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WHAT YOU NEED TO KNOW:
Mouth cancer is a condition where cancer cells form on the lips or in the mouth or throat. The most common type of mouth cancer is squamous cell carcinoma.
Call 911 for any of the following:
- You have trouble breathing.
- Your mouth or throat is bleeding.
Seek care immediately if:
- You have a fever
- You are having a hard time swallowing.
- You have warmth, pain or redness in your mouth or throat.
Contact your healthcare provider if:
- You have questions or concerns about your condition or care.
You may need any of the following:
- Antibiotics help treat or prevent an infection caused by bacteria.
- Prescription pain medicine may be given. Ask your healthcare provider how to take this medicine safely. Some prescription pain medicines contain acetaminophen. Do not take other medicines that contain acetaminophen without talking to your healthcare provider. Too much acetaminophen may cause liver damage. Prescription pain medicine may cause constipation. Ask your healthcare provider how to prevent or treat constipation.
- Take your medicine as directed. Contact your healthcare provider if you think your medicine is not helping or if you have side effects. Tell him of her if you are allergic to any medicine. Keep a list of the medicines, vitamins, and herbs you take. Include the amounts, and when and why you take them. Bring the list or the pill bottles to follow-up visits. Carry your medicine list with you in case of an emergency.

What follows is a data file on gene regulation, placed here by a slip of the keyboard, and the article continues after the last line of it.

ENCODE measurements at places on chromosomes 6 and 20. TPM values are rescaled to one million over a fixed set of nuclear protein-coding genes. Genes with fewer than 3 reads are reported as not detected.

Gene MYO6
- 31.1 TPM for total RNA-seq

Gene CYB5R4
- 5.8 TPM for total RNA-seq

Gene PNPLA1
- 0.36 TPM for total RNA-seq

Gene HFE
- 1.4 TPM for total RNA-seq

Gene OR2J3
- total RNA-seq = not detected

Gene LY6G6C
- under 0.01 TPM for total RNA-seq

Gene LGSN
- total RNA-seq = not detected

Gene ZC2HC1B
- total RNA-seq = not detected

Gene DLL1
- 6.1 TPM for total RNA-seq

- Do not use tobacco. Smoking or chewing tobacco products may make your symptoms and cancer worse. Ask your healthcare provider for information if you currently smoke and need help to quit. E-cigarettes or smokeless tobacco still contain nicotine. Talk to your healthcare provider before you use these products.
- Do not drink alcohol. Alcohol may make your symptoms and cancer worse.
- Eat a variety of healthy foods. Healthy foods include fruits, vegetables, whole-grain breads, low-fat dairy products, beans, lean meats, and fish. Ask if you need to be on a special diet.
- Drink liquids as directed. Liquids help prevent dehydration. Ask how much liquid to drink each day and which liquids are best for you.
Follow up with your healthcare provider as directed:
Write down your questions so you remember to ask them during your visits.
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The above information is an educational aid only. It is not intended as medical advice for individual conditions or treatments. Talk to your doctor, nurse or pharmacist before following any medical regimen to see if it is safe and effective for you.